Adequate
Comparability (to previous reports): 
Comparable

Widespread evidence of generally localised effects on amenity and health

Year(s): 
2011
3
Unclear
Confidence (in grade): 
Limited
Confidence (in trend): 
Limited
Comparability (to previous reports): 
Not assessed

The lack of national emissions and fuel standards for this equipment (e.g. earth-moving, commercial shipping, rail transport) means that the contribution of these sources is uncertain and potentially significant in some locations

Year(s): 
2016
3
Stable
Confidence (in grade): 
Somewhat adequate
Confidence (in trend): 
Adequate
Comparability (to previous reports): 
Not assessed

Climate change

This assessment summary component has changed from 2011.

  • Title changed

The original 2011 summary, grade, trend and confidence levels have been replicated here to assist comparison of changes between reporting cycles.

Rising temperatures and reduced rainfall increases the pressure from wind-blown dust and bushfire smoke. Higher temperatures increase chemical reaction rates leading to, for example, higher ozone levels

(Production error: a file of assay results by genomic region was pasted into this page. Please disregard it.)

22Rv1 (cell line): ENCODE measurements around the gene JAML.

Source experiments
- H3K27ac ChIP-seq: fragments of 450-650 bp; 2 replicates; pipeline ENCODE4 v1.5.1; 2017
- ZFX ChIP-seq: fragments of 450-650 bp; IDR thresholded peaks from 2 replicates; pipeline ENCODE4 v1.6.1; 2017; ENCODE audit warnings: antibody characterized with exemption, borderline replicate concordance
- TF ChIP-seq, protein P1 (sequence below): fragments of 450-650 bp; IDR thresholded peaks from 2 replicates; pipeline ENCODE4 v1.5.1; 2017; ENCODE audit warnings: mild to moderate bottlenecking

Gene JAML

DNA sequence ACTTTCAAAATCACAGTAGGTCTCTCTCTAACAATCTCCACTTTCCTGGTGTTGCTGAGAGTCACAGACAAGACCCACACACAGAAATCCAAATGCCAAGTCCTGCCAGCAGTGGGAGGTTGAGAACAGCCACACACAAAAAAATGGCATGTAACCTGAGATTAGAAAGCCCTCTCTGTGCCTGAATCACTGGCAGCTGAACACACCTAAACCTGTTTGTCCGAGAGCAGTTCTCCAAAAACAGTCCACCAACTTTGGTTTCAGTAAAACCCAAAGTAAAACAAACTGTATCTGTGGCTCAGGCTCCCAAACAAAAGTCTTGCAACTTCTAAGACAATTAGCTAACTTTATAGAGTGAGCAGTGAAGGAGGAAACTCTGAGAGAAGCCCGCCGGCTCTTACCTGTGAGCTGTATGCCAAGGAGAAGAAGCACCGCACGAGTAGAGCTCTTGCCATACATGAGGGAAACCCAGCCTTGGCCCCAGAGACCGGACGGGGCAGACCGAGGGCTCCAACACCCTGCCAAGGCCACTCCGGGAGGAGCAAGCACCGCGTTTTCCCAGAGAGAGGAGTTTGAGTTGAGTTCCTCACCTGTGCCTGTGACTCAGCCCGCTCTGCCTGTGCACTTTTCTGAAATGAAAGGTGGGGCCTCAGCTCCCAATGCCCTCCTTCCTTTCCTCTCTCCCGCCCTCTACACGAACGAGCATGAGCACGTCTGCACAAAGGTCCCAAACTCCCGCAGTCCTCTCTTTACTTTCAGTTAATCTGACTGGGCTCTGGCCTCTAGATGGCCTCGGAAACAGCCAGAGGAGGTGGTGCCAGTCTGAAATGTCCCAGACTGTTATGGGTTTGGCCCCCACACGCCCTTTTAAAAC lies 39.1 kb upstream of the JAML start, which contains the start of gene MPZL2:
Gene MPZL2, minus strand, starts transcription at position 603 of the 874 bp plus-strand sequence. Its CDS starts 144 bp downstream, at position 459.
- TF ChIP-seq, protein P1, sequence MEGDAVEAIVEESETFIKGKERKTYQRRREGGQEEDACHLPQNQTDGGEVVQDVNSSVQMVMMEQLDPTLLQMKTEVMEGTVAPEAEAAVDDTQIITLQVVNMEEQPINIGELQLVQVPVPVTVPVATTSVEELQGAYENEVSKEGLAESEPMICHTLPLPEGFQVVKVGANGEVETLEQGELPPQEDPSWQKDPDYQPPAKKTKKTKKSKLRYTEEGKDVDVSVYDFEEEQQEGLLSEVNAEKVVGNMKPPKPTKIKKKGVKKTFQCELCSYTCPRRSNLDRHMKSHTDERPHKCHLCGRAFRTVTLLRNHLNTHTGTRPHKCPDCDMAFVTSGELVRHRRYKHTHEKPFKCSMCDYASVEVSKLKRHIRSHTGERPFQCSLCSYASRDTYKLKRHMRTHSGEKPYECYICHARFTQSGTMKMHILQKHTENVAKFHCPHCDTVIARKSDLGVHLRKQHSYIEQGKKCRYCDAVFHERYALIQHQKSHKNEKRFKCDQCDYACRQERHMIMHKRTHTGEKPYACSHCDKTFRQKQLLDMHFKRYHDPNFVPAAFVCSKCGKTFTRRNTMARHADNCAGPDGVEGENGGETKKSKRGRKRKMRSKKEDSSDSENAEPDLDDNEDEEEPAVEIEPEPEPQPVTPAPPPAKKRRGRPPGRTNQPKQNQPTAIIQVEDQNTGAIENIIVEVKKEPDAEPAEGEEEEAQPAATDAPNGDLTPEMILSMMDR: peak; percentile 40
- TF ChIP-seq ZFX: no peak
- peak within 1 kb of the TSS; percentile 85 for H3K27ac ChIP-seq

Year(s): 
2016
3
Stable
Confidence (in grade): 
Adequate
Confidence (in trend): 
Adequate
Comparability (to previous reports): 
Comparable

Higher temperatures will be associated with increased photochemical smog (ozone pollution events), and with an increase in serious particulate pollution events due to more frequent bushfires and dust storms. Both outcomes can be expected to adversely affect health

Year(s): 
2011
3
Deteriorating
Confidence (in grade): 
Limited
Confidence (in trend): 
Limited
Comparability (to previous reports): 
Not assessed
Keywood MD, Emmerson KM, Hibberd MF (2016). Ambient air quality: Pressures affecting ambient air quality . In: Australia state of the environment 2016, Australian Government Department of the Environment and Energy, Canberra, https://soe.environment.gov.au/assessment-summary/ambient-air-quality/pressures-affecting-ambient-air-quality, DOI 10.4226/94/58b65c70bc372